Saving water. Comfort. Convenience. Design. With today’s plumbing technology, there are a lot of great reasons to have new water heaters, faucets, showerheads, toilets and more installed in your home. There are also many options available to choose from, so work with My Plumber to determine the right type of system for your home.
The Department of Energy recently announced new standards for residential water heater efficiency effective April 16, 2015.
Before replacing your water heater, there are a number of things you can consider that will impact the green-living profile of your home. Choosing a water heater based on the following can help improve energy efficiency:
- Number of people living in your home (hot water demand)
- How well your old unit supplied your demand
- Fuel type, availability, and cost
- Estimated energy efficiency of various models
- Length of warranty
- Maintenance and repair information
- Cost of unit as it relates to annual operating cost
Getting the right-sized water heater is important to accommodate your household’s needs. It should deliver hot water when and where you need it, in the most energy-efficient and cost-conscious manner. Depending on the layout and size of your home, more than one water heater may be necessary to effectively supply your demand.
Types of Water Heaters
Gas models are the most common water heaters in American homes. The tanks hold anywhere between 20 to 80 gallons of water. When you turn on your hot water tap, hot water comes to you from the top of the tank. Cold water enters the bottom of the tank to be heated. Fuel for gas water heaters is either natural gas, propane or heating oil.
Electric water heaters are similar to gas units in the sense of storage capacity, but electric tanks heat water using two electric elements, each with their own thermostat.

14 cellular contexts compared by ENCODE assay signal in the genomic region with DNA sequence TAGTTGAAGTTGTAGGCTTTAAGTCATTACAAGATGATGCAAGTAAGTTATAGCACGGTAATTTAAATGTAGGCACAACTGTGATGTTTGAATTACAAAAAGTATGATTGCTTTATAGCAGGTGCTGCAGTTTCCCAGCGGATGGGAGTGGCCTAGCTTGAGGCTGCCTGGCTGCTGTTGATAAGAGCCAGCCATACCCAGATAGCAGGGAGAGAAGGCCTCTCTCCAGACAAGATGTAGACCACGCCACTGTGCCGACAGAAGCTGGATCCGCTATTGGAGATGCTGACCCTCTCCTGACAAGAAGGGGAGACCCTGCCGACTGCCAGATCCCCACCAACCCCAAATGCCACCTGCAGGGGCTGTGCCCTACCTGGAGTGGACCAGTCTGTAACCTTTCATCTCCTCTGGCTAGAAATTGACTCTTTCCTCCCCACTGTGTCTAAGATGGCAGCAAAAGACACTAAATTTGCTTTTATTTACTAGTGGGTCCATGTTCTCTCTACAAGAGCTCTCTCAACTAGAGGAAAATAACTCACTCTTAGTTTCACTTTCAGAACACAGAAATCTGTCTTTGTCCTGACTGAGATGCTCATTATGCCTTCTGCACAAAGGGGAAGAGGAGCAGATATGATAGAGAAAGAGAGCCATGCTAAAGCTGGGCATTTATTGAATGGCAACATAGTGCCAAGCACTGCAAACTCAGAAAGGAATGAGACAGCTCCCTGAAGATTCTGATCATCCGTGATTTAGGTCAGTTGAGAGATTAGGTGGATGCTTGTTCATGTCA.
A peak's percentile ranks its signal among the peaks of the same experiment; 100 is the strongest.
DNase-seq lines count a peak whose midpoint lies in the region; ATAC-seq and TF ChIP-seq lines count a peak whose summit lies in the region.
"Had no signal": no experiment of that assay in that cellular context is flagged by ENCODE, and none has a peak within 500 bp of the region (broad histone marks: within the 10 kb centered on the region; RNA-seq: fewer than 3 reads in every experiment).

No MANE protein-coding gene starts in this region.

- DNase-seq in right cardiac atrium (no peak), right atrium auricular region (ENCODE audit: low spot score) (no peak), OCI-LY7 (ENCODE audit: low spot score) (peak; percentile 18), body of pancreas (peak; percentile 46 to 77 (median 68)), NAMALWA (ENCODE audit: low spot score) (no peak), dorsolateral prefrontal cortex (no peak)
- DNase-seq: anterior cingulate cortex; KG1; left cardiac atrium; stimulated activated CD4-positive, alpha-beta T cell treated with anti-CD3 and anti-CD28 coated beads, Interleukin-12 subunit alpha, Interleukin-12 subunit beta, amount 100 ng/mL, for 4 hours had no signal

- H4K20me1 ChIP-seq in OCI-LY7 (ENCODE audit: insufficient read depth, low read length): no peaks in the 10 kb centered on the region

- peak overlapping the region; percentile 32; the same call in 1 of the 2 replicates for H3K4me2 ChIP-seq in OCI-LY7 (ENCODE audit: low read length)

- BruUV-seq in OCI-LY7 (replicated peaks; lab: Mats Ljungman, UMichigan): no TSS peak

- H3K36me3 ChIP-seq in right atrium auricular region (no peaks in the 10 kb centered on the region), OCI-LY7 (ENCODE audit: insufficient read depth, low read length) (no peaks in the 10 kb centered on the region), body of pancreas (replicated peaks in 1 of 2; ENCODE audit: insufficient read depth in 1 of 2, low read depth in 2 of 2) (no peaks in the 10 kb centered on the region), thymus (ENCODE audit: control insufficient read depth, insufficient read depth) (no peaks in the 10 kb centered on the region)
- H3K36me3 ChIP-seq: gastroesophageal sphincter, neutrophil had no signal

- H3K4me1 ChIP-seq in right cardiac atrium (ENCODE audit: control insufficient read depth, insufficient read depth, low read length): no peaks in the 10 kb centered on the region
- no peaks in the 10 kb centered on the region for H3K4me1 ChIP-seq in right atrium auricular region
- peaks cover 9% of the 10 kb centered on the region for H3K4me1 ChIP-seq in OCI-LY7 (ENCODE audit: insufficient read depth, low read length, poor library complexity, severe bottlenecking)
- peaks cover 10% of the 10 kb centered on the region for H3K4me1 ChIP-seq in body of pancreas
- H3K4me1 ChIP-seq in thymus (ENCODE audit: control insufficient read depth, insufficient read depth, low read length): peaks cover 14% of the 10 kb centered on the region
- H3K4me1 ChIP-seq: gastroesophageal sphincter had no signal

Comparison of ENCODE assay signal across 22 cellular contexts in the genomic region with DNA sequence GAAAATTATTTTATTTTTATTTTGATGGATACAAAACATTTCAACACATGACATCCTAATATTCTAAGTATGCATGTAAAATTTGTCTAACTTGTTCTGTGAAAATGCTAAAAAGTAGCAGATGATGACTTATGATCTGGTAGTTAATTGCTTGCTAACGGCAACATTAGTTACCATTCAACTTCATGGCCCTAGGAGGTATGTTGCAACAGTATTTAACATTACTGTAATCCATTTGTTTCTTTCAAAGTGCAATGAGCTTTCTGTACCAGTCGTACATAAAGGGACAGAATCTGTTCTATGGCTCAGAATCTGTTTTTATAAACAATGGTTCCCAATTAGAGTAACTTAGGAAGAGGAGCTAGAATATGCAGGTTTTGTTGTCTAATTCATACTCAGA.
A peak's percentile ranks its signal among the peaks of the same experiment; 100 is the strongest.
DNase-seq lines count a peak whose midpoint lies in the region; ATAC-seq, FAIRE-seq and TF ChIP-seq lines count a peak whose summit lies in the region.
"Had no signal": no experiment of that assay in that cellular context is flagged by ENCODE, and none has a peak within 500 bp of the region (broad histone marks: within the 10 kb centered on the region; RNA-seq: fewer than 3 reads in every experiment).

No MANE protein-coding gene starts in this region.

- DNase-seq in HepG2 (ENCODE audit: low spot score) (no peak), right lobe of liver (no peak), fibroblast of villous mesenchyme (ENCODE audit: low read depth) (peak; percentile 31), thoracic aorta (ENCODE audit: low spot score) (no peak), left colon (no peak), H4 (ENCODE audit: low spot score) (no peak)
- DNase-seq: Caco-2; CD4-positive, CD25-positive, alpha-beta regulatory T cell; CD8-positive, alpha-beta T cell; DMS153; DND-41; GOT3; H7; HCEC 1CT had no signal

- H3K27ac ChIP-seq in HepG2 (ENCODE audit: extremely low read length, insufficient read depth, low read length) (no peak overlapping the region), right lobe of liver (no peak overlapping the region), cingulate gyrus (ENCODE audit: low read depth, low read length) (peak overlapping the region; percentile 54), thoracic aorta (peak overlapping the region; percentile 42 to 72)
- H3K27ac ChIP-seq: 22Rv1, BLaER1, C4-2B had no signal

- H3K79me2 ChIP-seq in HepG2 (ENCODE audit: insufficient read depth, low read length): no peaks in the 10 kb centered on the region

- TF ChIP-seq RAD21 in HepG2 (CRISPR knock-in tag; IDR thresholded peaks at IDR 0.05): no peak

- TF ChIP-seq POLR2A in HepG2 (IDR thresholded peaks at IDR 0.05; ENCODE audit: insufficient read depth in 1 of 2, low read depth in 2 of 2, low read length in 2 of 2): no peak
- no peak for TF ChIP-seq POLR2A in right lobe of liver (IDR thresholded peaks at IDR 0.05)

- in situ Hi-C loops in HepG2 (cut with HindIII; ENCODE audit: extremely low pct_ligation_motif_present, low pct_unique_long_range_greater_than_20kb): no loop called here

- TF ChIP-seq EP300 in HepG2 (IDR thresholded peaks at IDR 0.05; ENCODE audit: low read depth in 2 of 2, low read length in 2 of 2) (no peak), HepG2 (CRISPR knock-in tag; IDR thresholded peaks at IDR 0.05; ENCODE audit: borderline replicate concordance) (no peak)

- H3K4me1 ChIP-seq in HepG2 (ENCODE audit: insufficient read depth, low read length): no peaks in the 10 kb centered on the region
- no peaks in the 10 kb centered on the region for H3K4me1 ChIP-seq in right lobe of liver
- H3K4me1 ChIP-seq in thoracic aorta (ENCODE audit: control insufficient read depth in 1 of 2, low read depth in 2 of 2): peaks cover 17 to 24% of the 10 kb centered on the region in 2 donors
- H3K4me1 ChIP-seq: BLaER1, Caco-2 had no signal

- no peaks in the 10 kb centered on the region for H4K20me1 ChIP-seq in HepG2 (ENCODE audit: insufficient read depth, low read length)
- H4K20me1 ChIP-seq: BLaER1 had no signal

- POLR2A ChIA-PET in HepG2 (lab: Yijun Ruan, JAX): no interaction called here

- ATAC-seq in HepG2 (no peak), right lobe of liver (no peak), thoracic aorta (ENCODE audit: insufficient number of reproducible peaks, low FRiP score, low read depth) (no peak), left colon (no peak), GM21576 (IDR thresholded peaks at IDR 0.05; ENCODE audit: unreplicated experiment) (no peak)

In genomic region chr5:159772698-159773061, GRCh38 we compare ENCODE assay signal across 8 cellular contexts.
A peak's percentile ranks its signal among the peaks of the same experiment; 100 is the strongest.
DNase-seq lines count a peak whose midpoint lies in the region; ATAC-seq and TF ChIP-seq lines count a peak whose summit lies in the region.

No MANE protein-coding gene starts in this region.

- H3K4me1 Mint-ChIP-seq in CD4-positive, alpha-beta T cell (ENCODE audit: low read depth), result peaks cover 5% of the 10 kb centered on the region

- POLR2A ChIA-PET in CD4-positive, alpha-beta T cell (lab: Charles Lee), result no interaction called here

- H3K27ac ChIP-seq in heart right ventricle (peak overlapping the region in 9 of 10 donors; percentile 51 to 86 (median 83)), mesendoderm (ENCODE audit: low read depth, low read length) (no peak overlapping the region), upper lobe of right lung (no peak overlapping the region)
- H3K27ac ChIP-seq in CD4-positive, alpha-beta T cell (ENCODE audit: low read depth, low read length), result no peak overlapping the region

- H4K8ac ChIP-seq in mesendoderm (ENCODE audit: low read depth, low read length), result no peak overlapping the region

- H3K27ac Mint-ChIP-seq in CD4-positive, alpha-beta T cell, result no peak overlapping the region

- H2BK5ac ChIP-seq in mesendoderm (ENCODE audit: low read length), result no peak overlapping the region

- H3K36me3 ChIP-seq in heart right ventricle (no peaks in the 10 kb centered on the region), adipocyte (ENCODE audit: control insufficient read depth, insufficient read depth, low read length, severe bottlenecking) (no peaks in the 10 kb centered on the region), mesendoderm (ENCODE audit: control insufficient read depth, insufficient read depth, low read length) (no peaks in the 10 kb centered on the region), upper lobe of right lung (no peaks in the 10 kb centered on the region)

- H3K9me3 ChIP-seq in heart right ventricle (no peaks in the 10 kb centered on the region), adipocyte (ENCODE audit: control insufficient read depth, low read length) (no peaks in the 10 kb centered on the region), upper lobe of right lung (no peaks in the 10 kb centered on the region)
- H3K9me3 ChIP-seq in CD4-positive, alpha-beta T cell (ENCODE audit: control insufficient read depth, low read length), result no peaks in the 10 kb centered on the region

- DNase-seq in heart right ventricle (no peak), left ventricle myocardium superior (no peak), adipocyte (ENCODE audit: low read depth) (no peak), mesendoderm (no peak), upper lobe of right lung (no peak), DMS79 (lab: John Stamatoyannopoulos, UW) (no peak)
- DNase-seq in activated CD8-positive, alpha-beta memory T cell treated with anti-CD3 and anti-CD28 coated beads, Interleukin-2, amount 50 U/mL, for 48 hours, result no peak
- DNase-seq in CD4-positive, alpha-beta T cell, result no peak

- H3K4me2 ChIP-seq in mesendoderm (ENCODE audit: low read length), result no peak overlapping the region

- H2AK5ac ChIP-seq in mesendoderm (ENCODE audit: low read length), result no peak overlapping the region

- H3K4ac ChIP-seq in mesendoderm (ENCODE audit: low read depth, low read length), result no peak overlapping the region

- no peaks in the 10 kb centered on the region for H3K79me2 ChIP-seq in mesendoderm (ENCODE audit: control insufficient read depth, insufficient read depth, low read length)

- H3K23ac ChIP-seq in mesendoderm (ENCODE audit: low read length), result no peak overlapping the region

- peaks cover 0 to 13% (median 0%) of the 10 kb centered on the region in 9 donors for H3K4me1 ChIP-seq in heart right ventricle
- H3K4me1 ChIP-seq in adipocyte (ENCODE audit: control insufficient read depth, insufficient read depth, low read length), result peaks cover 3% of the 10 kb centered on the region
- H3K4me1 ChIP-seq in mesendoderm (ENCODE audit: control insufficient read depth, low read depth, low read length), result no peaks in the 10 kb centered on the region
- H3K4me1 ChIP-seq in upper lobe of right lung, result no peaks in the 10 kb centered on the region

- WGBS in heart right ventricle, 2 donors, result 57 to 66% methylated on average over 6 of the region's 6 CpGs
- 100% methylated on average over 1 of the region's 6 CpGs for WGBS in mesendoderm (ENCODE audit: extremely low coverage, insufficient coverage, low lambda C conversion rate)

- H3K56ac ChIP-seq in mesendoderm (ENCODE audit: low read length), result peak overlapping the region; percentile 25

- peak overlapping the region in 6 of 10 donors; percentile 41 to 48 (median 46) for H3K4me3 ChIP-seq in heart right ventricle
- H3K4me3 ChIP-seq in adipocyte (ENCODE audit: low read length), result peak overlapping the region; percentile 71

Tankless water heaters are still relatively new to homes but are quickly becoming the popular alternative to traditional water heaters. Due to the absence of an actual tank, hot water is supplied on an “as-needed” basis and saves energy by eliminating stand-by heat loss. Some tankless water heaters claim up to 40% in energy savings.
Solar water heaters are powered by energy from the sun and are made up of a storage tank and solar collector. These systems, installed in higher latitudes, may require additional design requirements that will add to their complexity and cost.
Energy Efficiency Considerations. Although gas and electric water heaters don’t appear to be as energy efficient as the solar and tankless options, their efficiencies have improved over time. Spending a little more on an efficient water heater will pay for itself in the long run, especially a unit having an insulation rating of R-16 or higher.
Cost Considerations. The price of a water heater varies based on a number of reasons. Factors like water-line connections, gas lines, as well as access and type of water heater all play a role in the overall cost of a water heater and installation. Contacting a professional plumber for a free in-person evaluation is the best way to check pricing. A “blind” quote over the phone is often inaccurate.
The EPA estimates that 30%* of an average home’s indoor water consumption comes from flushing toilets. For that reason, it’s important to maintain your toilet for long-term water conservation and money savings.
Technology advances are driving efficient alternatives for many basic appliances around the home, including the bathroom. Low-flow toilets and dual-flush toilets are two examples of more recent water-efficient options.
Toilet manufacturers are also offering greater comfort and convenience options. The traditional porcelain toilet has been transformed with features like automated flushing, heated seats, mechanically controlled seats and lids, bidet-like functions, and other spa-like features.
Sinks & Showers
Technology has had a great impact on the advancement and upgrading of common home fixtures such as sink faucets and showers. Manufacturers are now offering fixtures that are water-efficient and functional in design.
Additions like aerators assist in water conservation by mixing water from the faucet with air to reduce the amount of water needed to maintain pressure. The only difference users notice is a drop in their water bills. Another smart option is low-flow showerheads.
New shower designs feature computer-programming tools that let users personalize their shower experience. Features including desired water temperature, pressure, and spray type all enhance the traditional shower experience.